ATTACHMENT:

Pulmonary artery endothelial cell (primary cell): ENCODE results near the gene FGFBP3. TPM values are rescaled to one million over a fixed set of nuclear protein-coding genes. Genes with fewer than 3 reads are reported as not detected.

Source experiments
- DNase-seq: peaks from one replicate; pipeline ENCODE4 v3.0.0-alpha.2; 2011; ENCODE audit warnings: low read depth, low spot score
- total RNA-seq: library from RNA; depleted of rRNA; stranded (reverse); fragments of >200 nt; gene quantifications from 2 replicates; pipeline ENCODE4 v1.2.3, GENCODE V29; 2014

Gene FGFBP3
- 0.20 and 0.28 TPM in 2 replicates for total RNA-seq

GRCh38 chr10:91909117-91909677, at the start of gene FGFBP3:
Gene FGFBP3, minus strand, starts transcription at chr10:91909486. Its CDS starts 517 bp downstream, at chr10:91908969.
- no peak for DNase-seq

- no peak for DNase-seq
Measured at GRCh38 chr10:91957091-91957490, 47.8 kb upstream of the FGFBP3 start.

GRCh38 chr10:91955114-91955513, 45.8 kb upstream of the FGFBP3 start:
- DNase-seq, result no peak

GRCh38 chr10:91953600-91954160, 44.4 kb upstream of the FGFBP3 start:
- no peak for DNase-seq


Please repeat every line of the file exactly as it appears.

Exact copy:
Pulmonary artery endothelial cell (primary cell): ENCODE results near the gene FGFBP3. TPM values are rescaled to one million over a fixed set of nuclear protein-coding genes. Genes with fewer than 3 reads are reported as not detected.

Source experiments
- DNase-seq: peaks from one replicate; pipeline ENCODE4 v3.0.0-alpha.2; 2011; ENCODE audit warnings: low read depth, low spot score
- total RNA-seq: library from RNA; depleted of rRNA; stranded (reverse); fragments of >200 nt; gene quantifications from 2 replicates; pipeline ENCODE4 v1.2.3, GENCODE V29; 2014

Gene FGFBP3
- 0.20 and 0.28 TPM in 2 replicates for total RNA-seq

GRCh38 chr10:91909117-91909677, at the start of gene FGFBP3:
Gene FGFBP3, minus strand, starts transcription at chr10:91909486. Its CDS starts 517 bp downstream, at chr10:91908969.
- no peak for DNase-seq

- no peak for DNase-seq
Measured at GRCh38 chr10:91957091-91957490, 47.8 kb upstream of the FGFBP3 start.

GRCh38 chr10:91955114-91955513, 45.8 kb upstream of the FGFBP3 start:
- DNase-seq, result no peak

GRCh38 chr10:91953600-91954160, 44.4 kb upstream of the FGFBP3 start:
- no peak for DNase-seq